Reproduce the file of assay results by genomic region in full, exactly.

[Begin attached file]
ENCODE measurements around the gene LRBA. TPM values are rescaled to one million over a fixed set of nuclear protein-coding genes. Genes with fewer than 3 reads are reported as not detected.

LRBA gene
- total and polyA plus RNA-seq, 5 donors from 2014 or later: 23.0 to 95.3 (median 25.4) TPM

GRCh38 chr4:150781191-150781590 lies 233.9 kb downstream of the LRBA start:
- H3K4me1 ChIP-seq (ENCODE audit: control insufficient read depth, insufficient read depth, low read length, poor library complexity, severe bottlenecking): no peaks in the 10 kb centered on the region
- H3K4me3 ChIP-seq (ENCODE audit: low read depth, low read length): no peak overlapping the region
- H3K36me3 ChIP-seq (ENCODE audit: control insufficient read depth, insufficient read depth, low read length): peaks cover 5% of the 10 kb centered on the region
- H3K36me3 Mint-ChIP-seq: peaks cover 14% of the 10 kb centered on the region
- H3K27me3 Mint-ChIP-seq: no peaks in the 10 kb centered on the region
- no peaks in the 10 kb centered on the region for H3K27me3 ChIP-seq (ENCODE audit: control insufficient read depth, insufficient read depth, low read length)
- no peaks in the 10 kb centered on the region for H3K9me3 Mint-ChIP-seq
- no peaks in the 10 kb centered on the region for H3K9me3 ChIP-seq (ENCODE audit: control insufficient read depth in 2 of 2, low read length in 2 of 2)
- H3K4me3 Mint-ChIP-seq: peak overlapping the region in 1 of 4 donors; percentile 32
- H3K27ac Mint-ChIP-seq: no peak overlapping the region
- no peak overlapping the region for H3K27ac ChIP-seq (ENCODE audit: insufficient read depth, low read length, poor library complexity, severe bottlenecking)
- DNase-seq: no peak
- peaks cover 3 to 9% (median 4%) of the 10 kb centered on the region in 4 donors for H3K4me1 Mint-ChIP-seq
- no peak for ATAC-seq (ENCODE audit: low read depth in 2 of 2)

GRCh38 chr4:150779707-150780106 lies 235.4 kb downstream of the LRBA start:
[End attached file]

ENCODE measurements around the gene LRBA. TPM values are rescaled to one million over a fixed set of nuclear protein-coding genes. Genes with fewer than 3 reads are reported as not detected.

LRBA gene
- total and polyA plus RNA-seq, 5 donors from 2014 or later: 23.0 to 95.3 (median 25.4) TPM

GRCh38 chr4:150781191-150781590 lies 233.9 kb downstream of the LRBA start:
- H3K4me1 ChIP-seq (ENCODE audit: control insufficient read depth, insufficient read depth, low read length, poor library complexity, severe bottlenecking): no peaks in the 10 kb centered on the region
- H3K4me3 ChIP-seq (ENCODE audit: low read depth, low read length): no peak overlapping the region
- H3K36me3 ChIP-seq (ENCODE audit: control insufficient read depth, insufficient read depth, low read length): peaks cover 5% of the 10 kb centered on the region
- H3K36me3 Mint-ChIP-seq: peaks cover 14% of the 10 kb centered on the region
- H3K27me3 Mint-ChIP-seq: no peaks in the 10 kb centered on the region
- no peaks in the 10 kb centered on the region for H3K27me3 ChIP-seq (ENCODE audit: control insufficient read depth, insufficient read depth, low read length)
- no peaks in the 10 kb centered on the region for H3K9me3 Mint-ChIP-seq
- no peaks in the 10 kb centered on the region for H3K9me3 ChIP-seq (ENCODE audit: control insufficient read depth in 2 of 2, low read length in 2 of 2)
- H3K4me3 Mint-ChIP-seq: peak overlapping the region in 1 of 4 donors; percentile 32
- H3K27ac Mint-ChIP-seq: no peak overlapping the region
- no peak overlapping the region for H3K27ac ChIP-seq (ENCODE audit: insufficient read depth, low read length, poor library complexity, severe bottlenecking)
- DNase-seq: no peak
- peaks cover 3 to 9% (median 4%) of the 10 kb centered on the region in 4 donors for H3K4me1 Mint-ChIP-seq
- no peak for ATAC-seq (ENCODE audit: low read depth in 2 of 2)

GRCh38 chr4:150779707-150780106 lies 235.4 kb downstream of the LRBA start: